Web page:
Seven years passed between 1994's Whistling in the Wind and Leon Redbone's next studio album, Any Time -- which, like his previous recordings, demonstrates that the singer was born in the wrong time. Redbone should have been born in 1900 or 1905, but lucky for listeners, he wasn't -- and his nostalgia has made for a lot of enjoyable moments. On this 2001 release, Redbone continues his love affair with the jazz, pop, and folk of the '20s and '30s. The crooner takes listeners back to a time when Herbert Hoover or Franklin Delano Roosevelt was in the White House, and he maintains a relaxed, congenial, laid-back ambience on vintage tunes that include "In the Shade of the Old Apple Tree," "All I Do Is Dream of You," and Jelly Roll Morton's "Sweet Substitute." Drawing on influences that range from Hoagy Carmichael to Bing Crosby -- although he has more of a rural, folksy, down-home outlook than the latter -- Redbone pays tribute to what is often thought of as a more innocent and naïve period of American music. Of course, not all of the music from the '20s and '30s was innocent. Classic blues singer Lucille Bogan's "Shave 'Em Dry" (just to give one example) is as raunchy and X-rated as anything by 2 Live Crew, Prince, or Lil' Kim. But a lot of '20s and '30s songs did have an innocent sort of charm -- at least by today's standards -- and that is the type of mood that Redbone goes for on this CD. Anyone who has enjoyed Redbone's previous releases will find Any Time to be a rewarding addition to his catalog.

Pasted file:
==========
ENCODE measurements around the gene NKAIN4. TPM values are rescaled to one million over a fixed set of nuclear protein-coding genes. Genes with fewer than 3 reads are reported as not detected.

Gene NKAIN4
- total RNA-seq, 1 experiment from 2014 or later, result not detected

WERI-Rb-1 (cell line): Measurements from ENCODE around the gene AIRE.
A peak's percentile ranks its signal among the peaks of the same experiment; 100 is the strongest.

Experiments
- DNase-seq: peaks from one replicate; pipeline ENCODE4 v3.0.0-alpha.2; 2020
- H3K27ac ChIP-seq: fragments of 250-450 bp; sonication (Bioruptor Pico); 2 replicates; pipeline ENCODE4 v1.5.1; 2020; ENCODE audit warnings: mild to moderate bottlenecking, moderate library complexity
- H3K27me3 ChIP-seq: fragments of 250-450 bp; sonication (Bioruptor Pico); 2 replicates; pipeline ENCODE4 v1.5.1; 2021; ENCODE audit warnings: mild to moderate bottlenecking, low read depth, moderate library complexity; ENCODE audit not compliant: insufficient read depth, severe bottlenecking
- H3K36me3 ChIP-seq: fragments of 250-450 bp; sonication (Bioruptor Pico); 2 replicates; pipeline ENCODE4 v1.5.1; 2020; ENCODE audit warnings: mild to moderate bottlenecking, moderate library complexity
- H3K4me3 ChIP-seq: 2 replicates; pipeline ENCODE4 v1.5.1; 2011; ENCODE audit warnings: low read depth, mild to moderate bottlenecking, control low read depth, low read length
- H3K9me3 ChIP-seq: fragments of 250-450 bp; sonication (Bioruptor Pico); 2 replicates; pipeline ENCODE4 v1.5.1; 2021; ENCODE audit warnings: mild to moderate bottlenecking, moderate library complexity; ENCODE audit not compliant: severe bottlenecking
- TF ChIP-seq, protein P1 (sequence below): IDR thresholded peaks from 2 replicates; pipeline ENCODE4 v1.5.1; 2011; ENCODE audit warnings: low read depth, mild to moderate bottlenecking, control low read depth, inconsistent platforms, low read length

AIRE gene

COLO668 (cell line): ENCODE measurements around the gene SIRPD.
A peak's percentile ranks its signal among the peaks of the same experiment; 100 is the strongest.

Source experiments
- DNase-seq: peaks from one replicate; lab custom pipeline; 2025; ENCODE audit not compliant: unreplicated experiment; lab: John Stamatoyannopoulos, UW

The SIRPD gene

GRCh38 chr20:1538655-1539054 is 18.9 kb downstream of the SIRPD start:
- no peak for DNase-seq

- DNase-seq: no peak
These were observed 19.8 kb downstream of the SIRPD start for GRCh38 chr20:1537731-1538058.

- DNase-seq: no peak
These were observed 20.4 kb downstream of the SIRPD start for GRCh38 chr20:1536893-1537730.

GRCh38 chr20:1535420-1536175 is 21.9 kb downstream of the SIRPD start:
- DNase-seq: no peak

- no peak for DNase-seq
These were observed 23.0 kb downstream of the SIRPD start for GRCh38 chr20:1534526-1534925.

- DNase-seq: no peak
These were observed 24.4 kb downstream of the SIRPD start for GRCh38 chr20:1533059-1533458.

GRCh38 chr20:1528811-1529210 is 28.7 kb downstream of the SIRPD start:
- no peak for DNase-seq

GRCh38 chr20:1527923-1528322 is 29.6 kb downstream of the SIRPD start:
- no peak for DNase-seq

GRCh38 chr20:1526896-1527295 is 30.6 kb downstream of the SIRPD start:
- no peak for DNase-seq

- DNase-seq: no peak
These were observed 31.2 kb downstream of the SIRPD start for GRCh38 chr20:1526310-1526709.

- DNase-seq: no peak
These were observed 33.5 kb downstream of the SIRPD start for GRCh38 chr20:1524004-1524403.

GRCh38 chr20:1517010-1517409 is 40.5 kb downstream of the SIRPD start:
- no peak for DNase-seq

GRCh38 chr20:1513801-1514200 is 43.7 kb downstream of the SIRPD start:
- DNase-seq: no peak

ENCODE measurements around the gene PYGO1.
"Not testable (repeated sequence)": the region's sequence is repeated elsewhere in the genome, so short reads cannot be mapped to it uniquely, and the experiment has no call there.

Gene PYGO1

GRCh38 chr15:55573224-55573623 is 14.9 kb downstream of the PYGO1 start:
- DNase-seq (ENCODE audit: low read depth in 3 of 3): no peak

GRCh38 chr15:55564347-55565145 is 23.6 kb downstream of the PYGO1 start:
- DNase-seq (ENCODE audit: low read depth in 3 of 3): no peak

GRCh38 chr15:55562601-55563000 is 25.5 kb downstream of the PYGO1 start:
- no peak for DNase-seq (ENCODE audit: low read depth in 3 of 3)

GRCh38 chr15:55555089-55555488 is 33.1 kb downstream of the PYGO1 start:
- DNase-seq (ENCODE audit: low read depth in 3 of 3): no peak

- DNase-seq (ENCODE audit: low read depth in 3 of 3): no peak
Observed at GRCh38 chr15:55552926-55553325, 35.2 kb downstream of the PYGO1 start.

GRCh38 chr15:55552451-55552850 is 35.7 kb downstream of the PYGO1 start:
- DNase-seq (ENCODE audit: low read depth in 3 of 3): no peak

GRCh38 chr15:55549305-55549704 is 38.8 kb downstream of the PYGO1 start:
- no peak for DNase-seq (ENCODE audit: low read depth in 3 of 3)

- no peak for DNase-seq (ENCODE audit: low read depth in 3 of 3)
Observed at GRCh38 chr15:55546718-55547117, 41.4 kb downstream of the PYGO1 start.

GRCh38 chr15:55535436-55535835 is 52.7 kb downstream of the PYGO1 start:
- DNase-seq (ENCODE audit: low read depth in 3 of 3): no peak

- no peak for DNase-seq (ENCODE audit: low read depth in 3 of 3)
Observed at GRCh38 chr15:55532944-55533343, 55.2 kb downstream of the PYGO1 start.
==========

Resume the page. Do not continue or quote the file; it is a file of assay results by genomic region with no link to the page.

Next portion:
Any Time Review
by Alex Henderson